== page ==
Male Ring-necked Pheasant © Tom Koerner/USFWS
Female Ring-necked Pheasant © Tom Koerner/USFWS

In the decade of 1956 to 1965, wild Pheasants were recorded, but mostly as individual birds. Dan felt “the population at the farms appeared to be fairly stable at a somewhat lower level than the previous decade.” A small flock was fed over the winter of 1955/1956 by staff at Brook Farm Cottage, including four males and three females, and in August, one nest and a flock of young was reported to the NYS Conservation Department. On 10 August 1964, “4 young were seen in road lower end of Mossy Brook Road and 6 young were seen in (the) road (at) Rock Hill.”

From 1966 to 1975, Dan felt the Pheasant population continued to decline from the previous decade, with many fewer records. In 1968, individual Pheasants were observed near the Mohonk Testimonial Gateway and Brook Farm, and one was heard in 1971 at nearby Breezy Lawn. Other 1970s observations of individual birds were made in the Clove, on Forest Drive (one found predated), and along Lenape Lane and Dug Road.

Pheasant Tracks in Snow © Krista Lundgren/USFWS

The decline in Pheasant numbers, documented at Mohonk, and regionally by birders and state agencies, from a high in the 1950s to a relatively “scarcity” in the late 1970s, opened several areas to Dan for analysis. The first potential “cause” area at hand to investigate was the 83 years of daily weather records of the Mohonk Lake Cooperative Weather Station. Dan concentrated on potential critical seasonal impacts to Pheasants, like a sustained on ground winter snowpack covering food sources, and a wet time before and during breeding season. Dan presented the data in appendices to his Research Report, entitled “Critical Seasons for Pheasants,” including “winter snow (Nov. -Apr.),” “winter snow depth of 4in. or more,” and “precipitation and temperature for May, June, and July.” Results of what he called a “severity rating system” did “not correlate with population figures of Mohonk records or the John Burroughs (Natural History Society/Audubon Society) Christmas (Bird) Counts.” As Dan acknowledged, “both of these records may be inadequate for comparisons because of inconsistent observation.”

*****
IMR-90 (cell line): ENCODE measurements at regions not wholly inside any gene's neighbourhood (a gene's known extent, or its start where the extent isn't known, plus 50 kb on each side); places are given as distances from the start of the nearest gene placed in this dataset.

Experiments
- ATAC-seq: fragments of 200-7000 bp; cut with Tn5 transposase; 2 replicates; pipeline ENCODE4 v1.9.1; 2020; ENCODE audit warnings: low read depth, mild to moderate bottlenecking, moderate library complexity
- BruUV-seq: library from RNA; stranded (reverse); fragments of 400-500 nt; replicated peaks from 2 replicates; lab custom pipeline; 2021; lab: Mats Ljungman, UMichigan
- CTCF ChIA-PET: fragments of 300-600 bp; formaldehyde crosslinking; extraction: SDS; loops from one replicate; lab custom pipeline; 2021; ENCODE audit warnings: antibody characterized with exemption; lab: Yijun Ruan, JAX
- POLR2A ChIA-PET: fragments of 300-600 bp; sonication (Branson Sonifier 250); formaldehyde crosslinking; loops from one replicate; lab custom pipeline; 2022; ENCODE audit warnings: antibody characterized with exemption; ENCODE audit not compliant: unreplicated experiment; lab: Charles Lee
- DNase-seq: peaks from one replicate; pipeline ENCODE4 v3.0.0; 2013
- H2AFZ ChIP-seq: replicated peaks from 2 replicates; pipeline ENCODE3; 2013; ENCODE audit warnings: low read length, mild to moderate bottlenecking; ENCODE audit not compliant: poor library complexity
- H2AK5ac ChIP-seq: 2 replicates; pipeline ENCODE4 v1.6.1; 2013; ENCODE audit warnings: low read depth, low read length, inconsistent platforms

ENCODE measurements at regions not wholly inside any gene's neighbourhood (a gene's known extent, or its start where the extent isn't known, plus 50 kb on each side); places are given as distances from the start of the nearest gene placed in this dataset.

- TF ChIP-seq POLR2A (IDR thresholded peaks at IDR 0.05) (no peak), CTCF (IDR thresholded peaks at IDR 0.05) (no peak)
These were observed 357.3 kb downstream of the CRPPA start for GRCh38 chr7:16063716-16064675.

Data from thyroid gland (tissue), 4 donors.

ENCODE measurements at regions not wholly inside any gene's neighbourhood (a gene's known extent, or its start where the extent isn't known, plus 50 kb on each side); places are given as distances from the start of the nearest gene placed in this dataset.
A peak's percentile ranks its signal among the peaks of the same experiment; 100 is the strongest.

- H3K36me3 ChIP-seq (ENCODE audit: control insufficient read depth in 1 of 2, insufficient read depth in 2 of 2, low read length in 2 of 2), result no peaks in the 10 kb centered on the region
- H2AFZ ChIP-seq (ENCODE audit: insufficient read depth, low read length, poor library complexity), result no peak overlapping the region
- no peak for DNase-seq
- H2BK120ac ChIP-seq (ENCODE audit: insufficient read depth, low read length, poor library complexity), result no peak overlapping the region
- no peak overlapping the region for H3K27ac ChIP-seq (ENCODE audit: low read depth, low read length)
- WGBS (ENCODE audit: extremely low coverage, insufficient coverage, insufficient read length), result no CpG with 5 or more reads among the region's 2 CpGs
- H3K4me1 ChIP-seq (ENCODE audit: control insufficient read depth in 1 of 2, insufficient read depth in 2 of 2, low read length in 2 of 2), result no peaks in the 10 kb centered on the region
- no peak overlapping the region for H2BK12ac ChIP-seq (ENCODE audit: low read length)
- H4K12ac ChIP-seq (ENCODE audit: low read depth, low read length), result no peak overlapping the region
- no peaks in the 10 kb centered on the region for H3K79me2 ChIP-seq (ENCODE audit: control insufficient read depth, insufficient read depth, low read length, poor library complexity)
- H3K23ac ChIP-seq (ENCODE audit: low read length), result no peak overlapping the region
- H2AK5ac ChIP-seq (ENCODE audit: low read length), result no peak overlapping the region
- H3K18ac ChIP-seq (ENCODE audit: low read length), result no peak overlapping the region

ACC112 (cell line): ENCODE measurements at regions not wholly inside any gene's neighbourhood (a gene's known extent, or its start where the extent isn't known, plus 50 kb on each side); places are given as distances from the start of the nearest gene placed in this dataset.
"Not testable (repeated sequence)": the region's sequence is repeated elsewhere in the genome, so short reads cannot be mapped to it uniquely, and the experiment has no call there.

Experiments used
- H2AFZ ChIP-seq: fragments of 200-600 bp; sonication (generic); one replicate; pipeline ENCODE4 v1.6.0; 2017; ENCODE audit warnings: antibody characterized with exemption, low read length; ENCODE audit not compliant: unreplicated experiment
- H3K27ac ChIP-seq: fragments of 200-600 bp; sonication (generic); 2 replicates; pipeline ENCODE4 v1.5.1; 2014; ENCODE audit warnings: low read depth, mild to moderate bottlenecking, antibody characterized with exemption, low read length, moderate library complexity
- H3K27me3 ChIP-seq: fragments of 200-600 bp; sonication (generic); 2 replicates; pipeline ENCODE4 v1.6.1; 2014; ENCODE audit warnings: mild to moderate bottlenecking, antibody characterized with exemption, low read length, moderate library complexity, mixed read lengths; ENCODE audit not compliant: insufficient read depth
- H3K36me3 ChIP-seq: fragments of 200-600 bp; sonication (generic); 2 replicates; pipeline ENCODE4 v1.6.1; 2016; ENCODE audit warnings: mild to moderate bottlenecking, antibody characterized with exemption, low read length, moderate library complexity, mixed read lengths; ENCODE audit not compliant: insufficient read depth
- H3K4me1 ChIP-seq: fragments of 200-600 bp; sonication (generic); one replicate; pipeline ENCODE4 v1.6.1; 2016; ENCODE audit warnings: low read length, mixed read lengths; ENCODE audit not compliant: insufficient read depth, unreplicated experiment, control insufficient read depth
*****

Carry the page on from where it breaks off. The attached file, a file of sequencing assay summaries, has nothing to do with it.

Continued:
Male Ring-necked Pheasant © Karie Reishus/USFWS